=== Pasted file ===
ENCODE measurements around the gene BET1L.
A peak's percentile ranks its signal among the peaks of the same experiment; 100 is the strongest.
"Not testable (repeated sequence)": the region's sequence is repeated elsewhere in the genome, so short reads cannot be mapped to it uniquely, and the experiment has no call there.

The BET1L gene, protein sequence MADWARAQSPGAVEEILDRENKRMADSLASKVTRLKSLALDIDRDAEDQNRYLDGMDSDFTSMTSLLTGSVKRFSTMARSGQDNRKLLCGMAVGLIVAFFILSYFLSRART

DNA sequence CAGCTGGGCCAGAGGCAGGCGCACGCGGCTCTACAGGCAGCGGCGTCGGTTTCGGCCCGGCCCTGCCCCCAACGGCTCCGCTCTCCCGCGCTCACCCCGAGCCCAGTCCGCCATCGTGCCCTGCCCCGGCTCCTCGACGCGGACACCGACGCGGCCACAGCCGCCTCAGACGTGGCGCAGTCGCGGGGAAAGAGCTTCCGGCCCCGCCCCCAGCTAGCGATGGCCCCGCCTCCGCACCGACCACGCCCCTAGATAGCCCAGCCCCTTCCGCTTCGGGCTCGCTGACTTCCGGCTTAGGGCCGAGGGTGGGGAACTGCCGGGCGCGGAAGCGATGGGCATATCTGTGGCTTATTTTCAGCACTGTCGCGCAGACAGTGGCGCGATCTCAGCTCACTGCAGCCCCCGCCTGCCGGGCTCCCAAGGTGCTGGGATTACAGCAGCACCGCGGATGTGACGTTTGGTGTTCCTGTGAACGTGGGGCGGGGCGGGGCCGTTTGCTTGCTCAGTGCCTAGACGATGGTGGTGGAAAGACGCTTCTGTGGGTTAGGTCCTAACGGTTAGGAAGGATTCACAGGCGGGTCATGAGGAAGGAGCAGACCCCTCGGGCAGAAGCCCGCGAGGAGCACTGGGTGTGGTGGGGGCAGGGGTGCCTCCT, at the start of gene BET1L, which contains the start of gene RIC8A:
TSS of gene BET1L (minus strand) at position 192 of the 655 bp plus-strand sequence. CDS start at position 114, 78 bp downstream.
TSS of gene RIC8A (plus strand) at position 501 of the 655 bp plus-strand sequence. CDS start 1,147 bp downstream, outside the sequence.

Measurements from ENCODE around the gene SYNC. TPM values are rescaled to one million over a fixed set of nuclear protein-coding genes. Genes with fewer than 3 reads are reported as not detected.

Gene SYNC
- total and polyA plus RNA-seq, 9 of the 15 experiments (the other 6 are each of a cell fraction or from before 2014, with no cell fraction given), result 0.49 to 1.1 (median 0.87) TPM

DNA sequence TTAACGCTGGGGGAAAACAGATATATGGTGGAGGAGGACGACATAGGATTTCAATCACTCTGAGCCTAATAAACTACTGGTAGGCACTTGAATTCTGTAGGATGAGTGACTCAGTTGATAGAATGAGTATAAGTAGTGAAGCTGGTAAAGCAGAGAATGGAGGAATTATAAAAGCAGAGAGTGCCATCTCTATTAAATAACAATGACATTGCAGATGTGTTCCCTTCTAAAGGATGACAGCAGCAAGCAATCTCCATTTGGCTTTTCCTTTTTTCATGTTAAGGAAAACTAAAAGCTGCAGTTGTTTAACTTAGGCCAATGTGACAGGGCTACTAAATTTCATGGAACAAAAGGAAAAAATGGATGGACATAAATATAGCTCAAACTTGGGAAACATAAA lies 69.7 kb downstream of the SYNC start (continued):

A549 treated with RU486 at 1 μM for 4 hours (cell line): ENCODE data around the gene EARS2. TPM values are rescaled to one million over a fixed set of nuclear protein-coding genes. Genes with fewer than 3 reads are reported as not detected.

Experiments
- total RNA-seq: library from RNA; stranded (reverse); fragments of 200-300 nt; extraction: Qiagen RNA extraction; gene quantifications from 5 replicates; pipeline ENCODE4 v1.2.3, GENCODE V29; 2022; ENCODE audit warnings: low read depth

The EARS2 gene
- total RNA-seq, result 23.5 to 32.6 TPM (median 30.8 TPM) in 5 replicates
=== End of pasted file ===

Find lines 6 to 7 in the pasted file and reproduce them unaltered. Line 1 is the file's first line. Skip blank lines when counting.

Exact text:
TSS of gene BET1L (minus strand) at position 192 of the 655 bp plus-strand sequence. CDS start at position 114, 78 bp downstream.
TSS of gene RIC8A (plus strand) at position 501 of the 655 bp plus-strand sequence. CDS start 1,147 bp downstream, outside the sequence.